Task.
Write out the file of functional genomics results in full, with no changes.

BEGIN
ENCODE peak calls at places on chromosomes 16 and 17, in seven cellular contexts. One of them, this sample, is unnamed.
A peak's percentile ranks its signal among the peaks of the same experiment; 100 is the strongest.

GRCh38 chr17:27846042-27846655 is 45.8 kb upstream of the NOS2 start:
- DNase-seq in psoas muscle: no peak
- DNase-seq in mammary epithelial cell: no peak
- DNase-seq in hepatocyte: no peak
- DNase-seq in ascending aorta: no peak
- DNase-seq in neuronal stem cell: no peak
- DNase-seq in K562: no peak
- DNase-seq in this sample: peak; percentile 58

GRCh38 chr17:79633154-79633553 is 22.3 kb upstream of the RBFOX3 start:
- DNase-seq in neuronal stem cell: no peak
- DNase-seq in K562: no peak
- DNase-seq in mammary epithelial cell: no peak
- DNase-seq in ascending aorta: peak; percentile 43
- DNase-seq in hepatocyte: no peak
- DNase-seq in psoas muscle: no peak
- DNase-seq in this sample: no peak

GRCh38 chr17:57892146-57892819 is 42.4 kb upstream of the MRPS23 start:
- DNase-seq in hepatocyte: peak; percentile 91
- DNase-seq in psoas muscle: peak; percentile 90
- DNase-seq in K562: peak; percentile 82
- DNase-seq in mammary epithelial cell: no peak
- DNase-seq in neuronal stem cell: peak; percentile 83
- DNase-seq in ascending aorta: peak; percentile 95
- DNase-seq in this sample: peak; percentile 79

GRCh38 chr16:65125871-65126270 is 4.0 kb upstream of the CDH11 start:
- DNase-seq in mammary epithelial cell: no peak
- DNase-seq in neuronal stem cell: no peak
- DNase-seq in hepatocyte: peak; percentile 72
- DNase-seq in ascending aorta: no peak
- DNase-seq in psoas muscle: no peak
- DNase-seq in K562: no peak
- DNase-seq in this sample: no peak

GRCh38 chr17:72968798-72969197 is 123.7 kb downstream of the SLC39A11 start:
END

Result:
ENCODE peak calls at places on chromosomes 16 and 17, in seven cellular contexts. One of them, this sample, is unnamed.
A peak's percentile ranks its signal among the peaks of the same experiment; 100 is the strongest.

GRCh38 chr17:27846042-27846655 is 45.8 kb upstream of the NOS2 start:
- DNase-seq in psoas muscle: no peak
- DNase-seq in mammary epithelial cell: no peak
- DNase-seq in hepatocyte: no peak
- DNase-seq in ascending aorta: no peak
- DNase-seq in neuronal stem cell: no peak
- DNase-seq in K562: no peak
- DNase-seq in this sample: peak; percentile 58

GRCh38 chr17:79633154-79633553 is 22.3 kb upstream of the RBFOX3 start:
- DNase-seq in neuronal stem cell: no peak
- DNase-seq in K562: no peak
- DNase-seq in mammary epithelial cell: no peak
- DNase-seq in ascending aorta: peak; percentile 43
- DNase-seq in hepatocyte: no peak
- DNase-seq in psoas muscle: no peak
- DNase-seq in this sample: no peak

GRCh38 chr17:57892146-57892819 is 42.4 kb upstream of the MRPS23 start:
- DNase-seq in hepatocyte: peak; percentile 91
- DNase-seq in psoas muscle: peak; percentile 90
- DNase-seq in K562: peak; percentile 82
- DNase-seq in mammary epithelial cell: no peak
- DNase-seq in neuronal stem cell: peak; percentile 83
- DNase-seq in ascending aorta: peak; percentile 95
- DNase-seq in this sample: peak; percentile 79

GRCh38 chr16:65125871-65126270 is 4.0 kb upstream of the CDH11 start:
- DNase-seq in mammary epithelial cell: no peak
- DNase-seq in neuronal stem cell: no peak
- DNase-seq in hepatocyte: peak; percentile 72
- DNase-seq in ascending aorta: no peak
- DNase-seq in psoas muscle: no peak
- DNase-seq in K562: no peak
- DNase-seq in this sample: no peak

GRCh38 chr17:72968798-72969197 is 123.7 kb downstream of the SLC39A11 start: